Every week, the Noisey staff puts together a list of the best and most important albums, mixtapes, and EPs from the past seven days. Sometimes it includes projects we’ve written about on the site already; sometimes it's just made up of great records that we want everyone to hear, but never got the chance to write about. The result is neither comprehensive nor fair. We hope it helps.
The Internet: Hive Mind
The most jittery song on The Internet's fourth LP is "La Di Da," in which frontwoman Syd, who is usually thinking about sex, decides to flex. "I'm draped in designer, wage with the lineup / Face it, I'm out of your league," she sings over Christopher Smith's snycopations. Maybe she just had to break up the easy narrative that we'd have got from the surrounding "Come Over" and "Stay The Night." Now established masters of muted, sexually-charged R&B, the five-piece seem even more coherent as a group after going away to work on their own projects over the past couple of years. So it's the little things that come through the sweetly delivered pillow-talk: the synth-trip interlude on "Next Time/Humble Pie," Patrick Paige II's stomping bass on "Look What U Started," the odd stumble that Smith's boom-bap-bap drums bring to "Bravo." But it's usually in service to stoned, entrancing melodies and lyrics that breeze right past innuendo without ever seeming corny. The notable exception is "It Gets Better (With Time)," a hazily heartbreaking ballad about overcoming. Syd could have handled that one Big Rube's guest spot, but Paige's rapped verse resonates. You can think about a lot of different things when you're lying in bed. —Alex Robert Ross
88Rising: Head In The Clouds
Apart, the artists who form 88rising’s art collective are singular in their approach, dominating their respective genres to the best of their ability. Together, they’re a little like the Power Rangers, assembling as one using their talents to build off one another. Their latest LP, Head in the Clouds, is an eclectic arrangement of nearly 20 songs, highlighting the best of Asia’s iteration on hip-hop and R&B. The project opens with "La Cienega," a duo between Joji and NIKI which sounds like a dream you don’t want to wake up from. Sprinkled throughout the tracklists are soft bops like “Midsummer Madness” and “Poolside Manor,” which feel airy, just as the LP’s title suggests. 88rising’s strength lies in their ability to adapt, while remaining completely themselves, and they do so seamlessly as they bob and weave through R&B, pop, and trap. Overall, the collectives feel like students of the game, as they take notes from Kanye’s production on “Red Rubies,” and capture the energy of Pharrell on “Let It Go.” But Rich Brian and Higher Brothers manage to drench their voice in rap’s Western melodies, even while accentuating their Indonesian and Chinese ancestry. With collaborations from 03 Greedo, BlocBoy JB, and Playboi Carti, Head in the Clouds has something for everyone. —Kristin Corry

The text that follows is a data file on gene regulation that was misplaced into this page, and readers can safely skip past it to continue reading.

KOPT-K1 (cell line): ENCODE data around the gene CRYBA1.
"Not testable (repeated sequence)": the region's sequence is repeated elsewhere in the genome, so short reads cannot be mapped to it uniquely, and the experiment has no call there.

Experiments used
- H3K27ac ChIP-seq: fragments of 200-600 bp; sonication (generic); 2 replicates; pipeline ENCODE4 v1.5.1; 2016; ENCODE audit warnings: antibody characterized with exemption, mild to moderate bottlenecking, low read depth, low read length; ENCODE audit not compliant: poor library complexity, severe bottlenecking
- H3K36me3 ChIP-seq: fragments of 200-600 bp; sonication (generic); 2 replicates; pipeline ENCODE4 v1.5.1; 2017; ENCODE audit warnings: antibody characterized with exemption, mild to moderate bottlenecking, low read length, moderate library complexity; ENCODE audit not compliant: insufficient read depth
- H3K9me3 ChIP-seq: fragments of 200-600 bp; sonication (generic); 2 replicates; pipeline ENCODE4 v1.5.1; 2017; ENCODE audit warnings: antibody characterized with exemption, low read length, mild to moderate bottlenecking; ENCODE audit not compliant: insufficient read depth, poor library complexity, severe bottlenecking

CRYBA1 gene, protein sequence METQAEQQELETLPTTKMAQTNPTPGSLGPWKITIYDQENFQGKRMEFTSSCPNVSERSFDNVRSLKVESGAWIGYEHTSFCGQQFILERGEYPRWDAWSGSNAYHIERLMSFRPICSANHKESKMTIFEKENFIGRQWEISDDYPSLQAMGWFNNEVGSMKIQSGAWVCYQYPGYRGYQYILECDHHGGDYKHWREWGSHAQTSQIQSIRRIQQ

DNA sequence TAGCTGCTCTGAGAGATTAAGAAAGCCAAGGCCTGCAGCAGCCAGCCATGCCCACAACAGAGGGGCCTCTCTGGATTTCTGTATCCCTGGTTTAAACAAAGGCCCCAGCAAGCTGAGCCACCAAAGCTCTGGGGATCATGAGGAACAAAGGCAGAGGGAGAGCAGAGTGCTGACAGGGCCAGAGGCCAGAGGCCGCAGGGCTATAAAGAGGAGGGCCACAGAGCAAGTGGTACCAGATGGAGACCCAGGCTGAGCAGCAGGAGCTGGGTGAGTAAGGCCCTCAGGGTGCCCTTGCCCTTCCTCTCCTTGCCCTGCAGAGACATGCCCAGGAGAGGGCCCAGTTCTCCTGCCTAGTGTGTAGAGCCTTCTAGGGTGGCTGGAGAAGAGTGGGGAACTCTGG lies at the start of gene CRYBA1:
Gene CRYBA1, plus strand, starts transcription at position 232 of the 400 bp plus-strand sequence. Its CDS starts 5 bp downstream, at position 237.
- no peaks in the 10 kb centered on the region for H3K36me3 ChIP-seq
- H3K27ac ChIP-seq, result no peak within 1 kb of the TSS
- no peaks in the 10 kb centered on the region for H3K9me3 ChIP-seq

Katie Ellen: Still Life
Katie Ellen’s debut album, 2017’s Cowgirl Blues, saw frontwoman Anika Pyle kicking against the traditions and norms that come with adulthood—namely, love, major life changes, cohabitation, and domesticity. She penned the anti-marriage anthem with "Sad Girls Club," a standout track that featured the defiant heartbreaker of a chorus: “Sad girls don’t make good wives.” On the Philly band’s new, five-song EP, Still Life, Pyle is still trying to wrap her head around these things[...] On opener "Lighthouse," Pyle reckons with warring thoughts—wanting to be brave enough to swim into life’s uncharted deep end, but feeling tied down by the anchor of fear and anxiety. Later, on the EP’s title track, she surrenders to the idea that love is more powerful and wild than our capacity to tame it: “You can’t make love stay / Do your best to hold it in place.” —Dan Ozzi, Hear Katie Ellen's Excellent New EP 'Still Life'
Bokeh Edwards / Jay Glass Dubs: Earth Two²
When there’s nothing left to burn, you must create a whole new world to set aflame. That’s the philosophy that Jay Glass Dubs and Bokeh Edwards—two DJs and multi-hyphenates with incredibly wide-ranging tastes—take on their new mixtape for the label Origin Peoples. There’s some legible forms and shapes (you’ll catch the vague gestures toward dubby structures and noise rock, among other genres), but the brilliance is that on each side of the tape—Bokeh on the A, Jay on the flip—they abstract familiar sounds into something different. They use, say, dreamy ambience and proggy pop songs and collide them with industrial rap beats and slow-moving electro-skittering that sounds like a cricket, copied and pasted and turned inside out. It’s world-building, plain and simple, taking things you know and placing them into new contexts. It’s a transmission from somewhere new, perhaps, as the title suggests, from Earth Two 2. —Colin Joyce
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